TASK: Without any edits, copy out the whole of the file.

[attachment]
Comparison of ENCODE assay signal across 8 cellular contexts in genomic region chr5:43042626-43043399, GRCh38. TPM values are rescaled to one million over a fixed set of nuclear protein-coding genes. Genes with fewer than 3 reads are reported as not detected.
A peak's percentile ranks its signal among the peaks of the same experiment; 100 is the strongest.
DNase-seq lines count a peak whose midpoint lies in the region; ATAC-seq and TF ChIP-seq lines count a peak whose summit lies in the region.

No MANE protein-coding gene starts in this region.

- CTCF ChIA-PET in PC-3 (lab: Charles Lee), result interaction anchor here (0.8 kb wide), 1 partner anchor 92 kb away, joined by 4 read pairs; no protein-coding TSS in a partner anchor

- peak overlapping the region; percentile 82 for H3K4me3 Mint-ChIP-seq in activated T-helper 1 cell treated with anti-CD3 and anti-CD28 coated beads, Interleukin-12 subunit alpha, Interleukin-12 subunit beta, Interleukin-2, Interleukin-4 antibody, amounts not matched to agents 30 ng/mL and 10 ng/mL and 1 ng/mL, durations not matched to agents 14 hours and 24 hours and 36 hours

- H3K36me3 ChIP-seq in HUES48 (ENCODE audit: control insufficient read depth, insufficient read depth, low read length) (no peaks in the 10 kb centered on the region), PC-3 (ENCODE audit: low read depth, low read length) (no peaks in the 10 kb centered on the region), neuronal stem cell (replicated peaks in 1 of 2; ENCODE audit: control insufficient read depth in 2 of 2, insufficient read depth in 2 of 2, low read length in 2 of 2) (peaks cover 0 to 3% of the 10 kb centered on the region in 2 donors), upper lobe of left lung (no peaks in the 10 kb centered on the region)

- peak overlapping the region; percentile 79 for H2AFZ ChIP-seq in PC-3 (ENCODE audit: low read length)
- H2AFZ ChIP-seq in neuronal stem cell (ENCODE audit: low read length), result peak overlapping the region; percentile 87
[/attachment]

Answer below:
Comparison of ENCODE assay signal across 8 cellular contexts in genomic region chr5:43042626-43043399, GRCh38. TPM values are rescaled to one million over a fixed set of nuclear protein-coding genes. Genes with fewer than 3 reads are reported as not detected.
A peak's percentile ranks its signal among the peaks of the same experiment; 100 is the strongest.
DNase-seq lines count a peak whose midpoint lies in the region; ATAC-seq and TF ChIP-seq lines count a peak whose summit lies in the region.

No MANE protein-coding gene starts in this region.

- CTCF ChIA-PET in PC-3 (lab: Charles Lee), result interaction anchor here (0.8 kb wide), 1 partner anchor 92 kb away, joined by 4 read pairs; no protein-coding TSS in a partner anchor

- peak overlapping the region; percentile 82 for H3K4me3 Mint-ChIP-seq in activated T-helper 1 cell treated with anti-CD3 and anti-CD28 coated beads, Interleukin-12 subunit alpha, Interleukin-12 subunit beta, Interleukin-2, Interleukin-4 antibody, amounts not matched to agents 30 ng/mL and 10 ng/mL and 1 ng/mL, durations not matched to agents 14 hours and 24 hours and 36 hours

- H3K36me3 ChIP-seq in HUES48 (ENCODE audit: control insufficient read depth, insufficient read depth, low read length) (no peaks in the 10 kb centered on the region), PC-3 (ENCODE audit: low read depth, low read length) (no peaks in the 10 kb centered on the region), neuronal stem cell (replicated peaks in 1 of 2; ENCODE audit: control insufficient read depth in 2 of 2, insufficient read depth in 2 of 2, low read length in 2 of 2) (peaks cover 0 to 3% of the 10 kb centered on the region in 2 donors), upper lobe of left lung (no peaks in the 10 kb centered on the region)

- peak overlapping the region; percentile 79 for H2AFZ ChIP-seq in PC-3 (ENCODE audit: low read length)
- H2AFZ ChIP-seq in neuronal stem cell (ENCODE audit: low read length), result peak overlapping the region; percentile 87